It is my wife and she can be a little long winded, but I left it as she wrote it. She also asked me to add, that the healthier you are the less likely you are to have any issue. Your risk rate goes down dramatically. [/EDIT]
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FroBozz_Inc
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Tue Apr 25, 2006 5:15 pm

Wow very interesting. Very well explained too. 8)
 
katkat0150
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Wisdom Teeth Removal

Tue Apr 25, 2006 9:57 pm

Can you please e-mail me at katkat0150@yahoo.com and tell me the risk factors of health?? Don't the anesthesialogist check your health first before doing the wisdom teeth removal??? So the wisdom teeth removal is minor surgery and no one dies from it and they will watch my pulse constantly. How long does it usually take for them to remove the wisdom teeth since I'm still worried but not too worried like I was before. Please e-mail me so I know I can be safe, but I would like to talk to an oral surgeons about these information and the anesthesialogist. Including a Dentist since they can help decided about it. Thank you so much.
 
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Re: Wisdom Teeth Removal

Wed Apr 26, 2006 10:00 am

katkat0150 wrote:
Please e-mail me so I know I can be safe

ROFL :lol:

Ahem. Sorry.

Nice write up, Mrs. z-man. :D
 
zgirl
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Re: Wisdom Teeth Removal

Wed Apr 26, 2006 10:07 am

katkat0150 wrote:
Can you please e-mail me at katkat0150@yahoo.com and tell me the risk factors of health??


I guess we left this a little open. Health would be related to no major medical conditions, i.e. Heart problems, blood disorders, obesity, kidney or liver problems, things like that.

In other words, if you are of average height and weight for you age, don't smoke or do drugs, no major medical issues, a simple procedure becomes even less risky.

I know cause I pay attention and listen to her complain about people in poor health. But I'll let her know, she is in DC doing her annual goverment relation work. She will be coming home today. :D
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katkat0150
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Wisdom Teeth Removal

Sun Apr 30, 2006 11:19 pm

Is there an oral surgeon that I can talk to without talking about the surgery??? Why do they even call it surgery?? Is it up to the person to have it done??? I would like all the information on anesthesia and the prodcure on wisdom teeth removal please?????
 
ropnwidow
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wisdom teeth nightmare

Thu Jun 22, 2006 2:43 am

I have a ?? Is it normal when getting 2 upper wisdom teeth removed and Dr. discovers you have an ongoing infection already there to NOT give patient anti-biotics? Gave me vicodin and ibuprofin, but no anti-biotics. Came back 3 hours after surgery due to the extreme pain i was in and still nothing. I ended up in loma linda icu and acute care facility for 4 days to to this little infection. Ihad to undergo another surgery to clean out what he left behind and clean out infection area etc. It's now been 2 weeks and Im still not 100%.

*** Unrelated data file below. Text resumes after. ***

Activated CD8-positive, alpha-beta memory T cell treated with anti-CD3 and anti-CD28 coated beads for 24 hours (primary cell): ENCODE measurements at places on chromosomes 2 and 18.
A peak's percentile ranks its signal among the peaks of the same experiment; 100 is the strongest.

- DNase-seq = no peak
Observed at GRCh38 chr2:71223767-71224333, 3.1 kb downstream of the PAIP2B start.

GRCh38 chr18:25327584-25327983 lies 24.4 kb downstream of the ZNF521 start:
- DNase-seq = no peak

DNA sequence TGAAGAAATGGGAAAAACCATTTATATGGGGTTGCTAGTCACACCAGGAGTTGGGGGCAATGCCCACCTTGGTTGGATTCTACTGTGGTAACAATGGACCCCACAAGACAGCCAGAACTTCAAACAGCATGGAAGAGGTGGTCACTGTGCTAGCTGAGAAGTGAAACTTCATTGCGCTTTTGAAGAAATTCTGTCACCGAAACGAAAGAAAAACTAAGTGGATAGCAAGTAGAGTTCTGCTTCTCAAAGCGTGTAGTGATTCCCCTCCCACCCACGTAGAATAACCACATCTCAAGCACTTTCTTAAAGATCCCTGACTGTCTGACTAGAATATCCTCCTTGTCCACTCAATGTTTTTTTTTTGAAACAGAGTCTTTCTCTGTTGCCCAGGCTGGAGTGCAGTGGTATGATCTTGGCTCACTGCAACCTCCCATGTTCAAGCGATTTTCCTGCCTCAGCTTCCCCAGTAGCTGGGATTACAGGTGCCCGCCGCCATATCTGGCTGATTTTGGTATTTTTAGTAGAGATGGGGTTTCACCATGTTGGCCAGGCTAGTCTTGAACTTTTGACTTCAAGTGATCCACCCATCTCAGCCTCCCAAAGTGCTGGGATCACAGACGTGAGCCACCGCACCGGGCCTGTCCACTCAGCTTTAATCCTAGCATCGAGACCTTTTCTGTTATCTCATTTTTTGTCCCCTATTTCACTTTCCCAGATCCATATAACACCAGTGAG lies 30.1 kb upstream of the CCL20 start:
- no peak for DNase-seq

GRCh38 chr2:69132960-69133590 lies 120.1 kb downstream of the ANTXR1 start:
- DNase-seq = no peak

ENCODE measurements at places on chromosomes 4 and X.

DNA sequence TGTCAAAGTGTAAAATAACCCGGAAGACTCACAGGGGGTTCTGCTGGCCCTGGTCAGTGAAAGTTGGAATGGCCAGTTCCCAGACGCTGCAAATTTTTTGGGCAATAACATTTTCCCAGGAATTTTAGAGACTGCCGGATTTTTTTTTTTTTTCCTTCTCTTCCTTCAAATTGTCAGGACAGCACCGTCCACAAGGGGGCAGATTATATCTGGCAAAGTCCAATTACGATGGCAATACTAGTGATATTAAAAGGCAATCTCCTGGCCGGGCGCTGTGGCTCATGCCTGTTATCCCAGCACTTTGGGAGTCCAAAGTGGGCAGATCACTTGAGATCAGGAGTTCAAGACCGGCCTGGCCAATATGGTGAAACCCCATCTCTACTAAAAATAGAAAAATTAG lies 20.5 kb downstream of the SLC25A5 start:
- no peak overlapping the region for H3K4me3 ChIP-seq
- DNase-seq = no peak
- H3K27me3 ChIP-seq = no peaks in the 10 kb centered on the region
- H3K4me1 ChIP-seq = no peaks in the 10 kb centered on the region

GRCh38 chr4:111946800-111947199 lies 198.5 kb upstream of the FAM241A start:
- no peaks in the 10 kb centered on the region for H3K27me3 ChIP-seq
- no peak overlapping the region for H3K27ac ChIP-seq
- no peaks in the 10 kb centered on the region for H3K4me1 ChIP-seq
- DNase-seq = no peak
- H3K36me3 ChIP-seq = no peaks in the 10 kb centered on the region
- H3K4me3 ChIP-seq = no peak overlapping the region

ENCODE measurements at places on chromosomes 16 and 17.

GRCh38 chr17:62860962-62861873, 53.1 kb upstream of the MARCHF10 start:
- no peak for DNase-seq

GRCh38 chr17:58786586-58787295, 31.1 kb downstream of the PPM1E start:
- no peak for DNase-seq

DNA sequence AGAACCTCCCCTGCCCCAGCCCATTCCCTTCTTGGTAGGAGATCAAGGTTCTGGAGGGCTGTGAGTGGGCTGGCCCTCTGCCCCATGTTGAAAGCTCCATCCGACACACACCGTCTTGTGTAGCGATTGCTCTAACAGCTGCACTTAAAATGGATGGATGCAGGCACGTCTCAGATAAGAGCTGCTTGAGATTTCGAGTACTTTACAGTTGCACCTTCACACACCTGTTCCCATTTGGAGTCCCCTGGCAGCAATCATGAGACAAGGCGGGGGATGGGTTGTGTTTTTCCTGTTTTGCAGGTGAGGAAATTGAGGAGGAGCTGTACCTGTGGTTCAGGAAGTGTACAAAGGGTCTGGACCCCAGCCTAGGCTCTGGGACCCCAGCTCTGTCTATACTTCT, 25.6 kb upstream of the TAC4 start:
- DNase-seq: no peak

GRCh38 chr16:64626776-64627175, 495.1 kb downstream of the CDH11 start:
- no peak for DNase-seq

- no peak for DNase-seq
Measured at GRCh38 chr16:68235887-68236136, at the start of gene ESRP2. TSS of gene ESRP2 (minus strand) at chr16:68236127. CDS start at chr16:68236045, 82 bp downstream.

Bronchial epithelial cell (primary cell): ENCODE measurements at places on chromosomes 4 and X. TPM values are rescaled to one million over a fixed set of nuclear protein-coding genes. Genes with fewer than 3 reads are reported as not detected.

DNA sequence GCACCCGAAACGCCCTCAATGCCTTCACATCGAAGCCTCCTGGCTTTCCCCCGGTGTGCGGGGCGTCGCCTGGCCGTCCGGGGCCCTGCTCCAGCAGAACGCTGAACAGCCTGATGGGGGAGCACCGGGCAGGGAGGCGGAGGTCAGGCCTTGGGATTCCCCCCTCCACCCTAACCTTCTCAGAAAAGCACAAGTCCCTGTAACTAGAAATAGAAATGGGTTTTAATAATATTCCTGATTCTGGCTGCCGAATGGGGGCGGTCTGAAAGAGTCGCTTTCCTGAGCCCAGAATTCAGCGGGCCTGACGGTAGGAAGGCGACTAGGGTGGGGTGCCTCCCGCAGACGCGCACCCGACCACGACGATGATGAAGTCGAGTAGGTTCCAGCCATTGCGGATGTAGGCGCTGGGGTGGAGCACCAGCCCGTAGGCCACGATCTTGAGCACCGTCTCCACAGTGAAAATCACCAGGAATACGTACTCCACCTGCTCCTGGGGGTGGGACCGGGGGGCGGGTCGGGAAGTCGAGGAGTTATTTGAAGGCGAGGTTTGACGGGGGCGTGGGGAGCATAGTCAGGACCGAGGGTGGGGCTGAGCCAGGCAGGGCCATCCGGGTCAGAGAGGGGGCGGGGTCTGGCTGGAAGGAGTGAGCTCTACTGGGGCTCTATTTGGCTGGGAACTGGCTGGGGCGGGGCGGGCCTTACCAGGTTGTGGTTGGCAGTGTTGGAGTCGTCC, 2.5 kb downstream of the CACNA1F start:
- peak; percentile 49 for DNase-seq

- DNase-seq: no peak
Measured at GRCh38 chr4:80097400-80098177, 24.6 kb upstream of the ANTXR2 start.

ChAoZ
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Thu Jun 22, 2006 6:12 am

Uhh...no it's not normal for a oral surgeon too NOT prescribe antibiotics after wisdom teeth removal especially if you already have an existing infection.

In my own personal experience I have had my wisdom teeth removed one by one on multiple occasions and have been given antibiotics when the removal of the tooth was unusually complicated and a lot of tissue damage was sustained. The other times I insisted that I be prescribed antibiotics even though the dentist(not oral surgeon)did not offer. But again, I had no existing infection, only one tooth was pulled at each visit and the extractions were pretty easy and uncomplicated.

I have seen the results of infections from dental work where antibiotics should have been prescribed and were not. A family member of mine ended up in the hospital for a week with a swollen face and had to have continuous IV antibiotics for days to get the infection under control. The dentist should have just given the antibiotics to begin with and it would have saved a lot of pain and medical bills.

I do know that some doctors are apprehensive to prescribe antibiotics because people can be careless with them which can cause a host of problems that I won't get into here, but I still think it's not an excuse for not prescribing them when it's indicated. As a general rule I always ask for antibiotics if any kind of opening has been created in body in a health care facility. Contrary to what many people think, medical facilities really are not that clean.
 
Gandhi
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Thu Jun 22, 2006 7:17 am

Usually the infection needs to be cleared up first, before doing any surgery work. This way the infection does not spread to the open wound the surgery creates.
 
Usacomp2k3
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Thu Jun 22, 2006 7:46 am

You live in Loma Linda? Cool. My family was almost assigned there, but then it got changed to Lima, Peru. I know quite a few people that lived there and had to evacuate when the terrorism was at its worst.\
PS, welcome to TechReport 8)
 
Tyler3041
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Re: Wisdom teeth removal - share your experience and tips

Mon Jun 10, 2019 8:43 pm